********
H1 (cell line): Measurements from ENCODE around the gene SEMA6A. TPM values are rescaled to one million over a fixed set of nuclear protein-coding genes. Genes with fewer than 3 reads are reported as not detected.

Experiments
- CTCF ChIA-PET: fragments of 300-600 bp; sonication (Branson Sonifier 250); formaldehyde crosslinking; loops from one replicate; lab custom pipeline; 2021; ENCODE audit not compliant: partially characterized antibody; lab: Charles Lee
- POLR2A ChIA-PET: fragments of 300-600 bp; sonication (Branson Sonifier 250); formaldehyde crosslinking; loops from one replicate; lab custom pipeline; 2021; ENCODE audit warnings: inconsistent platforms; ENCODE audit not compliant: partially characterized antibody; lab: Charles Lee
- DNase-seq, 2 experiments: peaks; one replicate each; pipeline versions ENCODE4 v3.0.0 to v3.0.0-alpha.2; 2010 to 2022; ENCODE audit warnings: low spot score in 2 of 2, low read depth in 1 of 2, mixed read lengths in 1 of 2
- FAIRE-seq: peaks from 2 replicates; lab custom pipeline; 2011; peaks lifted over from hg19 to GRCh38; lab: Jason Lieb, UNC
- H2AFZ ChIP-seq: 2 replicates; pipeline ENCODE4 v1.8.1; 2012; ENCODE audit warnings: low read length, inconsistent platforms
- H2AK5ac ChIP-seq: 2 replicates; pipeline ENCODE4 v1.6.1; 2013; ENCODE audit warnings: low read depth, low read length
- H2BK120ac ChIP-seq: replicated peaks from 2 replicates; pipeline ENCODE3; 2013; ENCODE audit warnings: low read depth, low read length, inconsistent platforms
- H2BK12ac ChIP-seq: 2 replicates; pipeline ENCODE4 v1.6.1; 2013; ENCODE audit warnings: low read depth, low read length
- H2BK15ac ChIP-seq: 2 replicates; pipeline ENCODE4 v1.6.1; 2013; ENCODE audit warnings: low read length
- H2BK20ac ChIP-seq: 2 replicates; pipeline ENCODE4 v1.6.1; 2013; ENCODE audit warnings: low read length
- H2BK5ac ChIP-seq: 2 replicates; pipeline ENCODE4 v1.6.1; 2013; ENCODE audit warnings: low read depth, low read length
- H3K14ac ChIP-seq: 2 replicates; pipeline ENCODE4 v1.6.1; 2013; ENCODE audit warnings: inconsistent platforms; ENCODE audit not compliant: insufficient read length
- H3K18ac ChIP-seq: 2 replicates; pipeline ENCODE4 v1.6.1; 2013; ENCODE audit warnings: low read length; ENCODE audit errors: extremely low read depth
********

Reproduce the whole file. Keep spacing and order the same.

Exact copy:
H1 (cell line): Measurements from ENCODE around the gene SEMA6A. TPM values are rescaled to one million over a fixed set of nuclear protein-coding genes. Genes with fewer than 3 reads are reported as not detected.

Experiments
- CTCF ChIA-PET: fragments of 300-600 bp; sonication (Branson Sonifier 250); formaldehyde crosslinking; loops from one replicate; lab custom pipeline; 2021; ENCODE audit not compliant: partially characterized antibody; lab: Charles Lee
- POLR2A ChIA-PET: fragments of 300-600 bp; sonication (Branson Sonifier 250); formaldehyde crosslinking; loops from one replicate; lab custom pipeline; 2021; ENCODE audit warnings: inconsistent platforms; ENCODE audit not compliant: partially characterized antibody; lab: Charles Lee
- DNase-seq, 2 experiments: peaks; one replicate each; pipeline versions ENCODE4 v3.0.0 to v3.0.0-alpha.2; 2010 to 2022; ENCODE audit warnings: low spot score in 2 of 2, low read depth in 1 of 2, mixed read lengths in 1 of 2
- FAIRE-seq: peaks from 2 replicates; lab custom pipeline; 2011; peaks lifted over from hg19 to GRCh38; lab: Jason Lieb, UNC
- H2AFZ ChIP-seq: 2 replicates; pipeline ENCODE4 v1.8.1; 2012; ENCODE audit warnings: low read length, inconsistent platforms
- H2AK5ac ChIP-seq: 2 replicates; pipeline ENCODE4 v1.6.1; 2013; ENCODE audit warnings: low read depth, low read length
- H2BK120ac ChIP-seq: replicated peaks from 2 replicates; pipeline ENCODE3; 2013; ENCODE audit warnings: low read depth, low read length, inconsistent platforms
- H2BK12ac ChIP-seq: 2 replicates; pipeline ENCODE4 v1.6.1; 2013; ENCODE audit warnings: low read depth, low read length
- H2BK15ac ChIP-seq: 2 replicates; pipeline ENCODE4 v1.6.1; 2013; ENCODE audit warnings: low read length
- H2BK20ac ChIP-seq: 2 replicates; pipeline ENCODE4 v1.6.1; 2013; ENCODE audit warnings: low read length
- H2BK5ac ChIP-seq: 2 replicates; pipeline ENCODE4 v1.6.1; 2013; ENCODE audit warnings: low read depth, low read length
- H3K14ac ChIP-seq: 2 replicates; pipeline ENCODE4 v1.6.1; 2013; ENCODE audit warnings: inconsistent platforms; ENCODE audit not compliant: insufficient read length
- H3K18ac ChIP-seq: 2 replicates; pipeline ENCODE4 v1.6.1; 2013; ENCODE audit warnings: low read length; ENCODE audit errors: extremely low read depth